Northrop Grumman’s ability to expedite funding to its supply base has proved critical, especially to small businesses...
Rising to the Challenge: Engineers Design Emergency Ventilators in Response to COVID-19 Crisis
In late March, Northrop Grumman Program Development Manager Frank Minor spotted a do-it-yourself (DIY) Hack-a-Vent challenge issued by the United States Department of Defense (DoD), soliciting creative individuals from all over the country to come up with the best design and prototype for a quickly and easily manufactured basic ventilator to support medical response teams treating a surge of patients who need respiratory assistance.
Frank alerted the SPARK team of the opportunity, a Northrop Grumman program for employees to submit ideas for innovation. Immediately an internal challenge was created, mirroring the requirements set by the DoD to develop a fully prototyped, inexpensive and easily produced ventilator within days.
“They basically said, ‘this is an impossible task, but if you are up for trying an impossible task, submit it by March 25,'” said Nick Durland, program manager.
Among other requirements, the ventilators had to be able to be assembled and operated by unskilled workers and comprised of readily available consumer parts and materials.
Internally announced on Friday, March 20 with a deadline of Wednesday, March 25, employees from all over the company responded. Over the course of two and a half business days, 150 employees participated and submitted more than 70 proposals — the largest SPARK challenge participation to date.
“It was invigorating to see the tremendous employee response and ‘let's do this' attitude to hack a solution together. It speaks volumes of their character and values,” Nick said.
After evaluating the submissions, Northrop Grumman submitted the top five to the DoD. On Tuesday, March 31, the DoD selected five submissions — including one from a Northrop Grumman team, called the FieldVent ventilator solution — for further development.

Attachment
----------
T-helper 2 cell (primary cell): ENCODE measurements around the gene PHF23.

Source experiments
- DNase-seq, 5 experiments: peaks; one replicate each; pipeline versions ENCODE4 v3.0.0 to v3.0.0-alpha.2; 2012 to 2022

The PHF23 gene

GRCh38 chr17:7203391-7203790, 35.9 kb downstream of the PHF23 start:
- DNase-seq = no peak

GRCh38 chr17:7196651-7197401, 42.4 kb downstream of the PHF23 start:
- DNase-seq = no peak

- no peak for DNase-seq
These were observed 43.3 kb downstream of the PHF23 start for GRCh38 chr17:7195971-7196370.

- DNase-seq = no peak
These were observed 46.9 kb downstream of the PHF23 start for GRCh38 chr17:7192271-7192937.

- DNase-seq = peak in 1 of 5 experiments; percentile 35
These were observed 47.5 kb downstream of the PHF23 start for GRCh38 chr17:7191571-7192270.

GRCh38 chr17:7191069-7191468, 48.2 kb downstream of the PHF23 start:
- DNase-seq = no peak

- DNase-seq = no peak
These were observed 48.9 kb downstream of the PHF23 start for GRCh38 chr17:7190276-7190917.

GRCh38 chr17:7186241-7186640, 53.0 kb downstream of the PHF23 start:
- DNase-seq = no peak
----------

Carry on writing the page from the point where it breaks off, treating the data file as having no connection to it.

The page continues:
The team’s ventilator concept began as a doodle shared between colleagues and quickly came to life using a makeshift lab in an employee’s garage. Early on, the potential for success was evident, and the team enlisted the expertise of Dr. Nader M. Habashi, renowned critical care intensivist and pulmonologist from the University of Maryland Medical Center / R. Adams Cowley Shock Trauma Center, to evaluate their design. Working around the clock to meet tight deadlines, the FieldVent team passed two phases of rigorous government testing.
“The people on the team like solving problems, but we all felt that it was an important thing to work on,” said FieldVent team member Jay Switzer. “If we could put some ideas out there and have them be of merit, it's for the greater good. There's nothing more important than that.”
Northrop Grumman is working to get the design through FDA Emergency Use Authorization (EUA) and plans to provide the DoD full and unlimited rights to the intellectual property. The team’s groundbreaking design is the first of its kind to offer a mass producible ventilator that costs less than $1,000 to build. Thanks to Northrop Grumman’s spirit of innovation, the DoD will have the design at their disposal should it be needed to save the lives of COVID-19 patients or others suffering from respiratory failure in the future.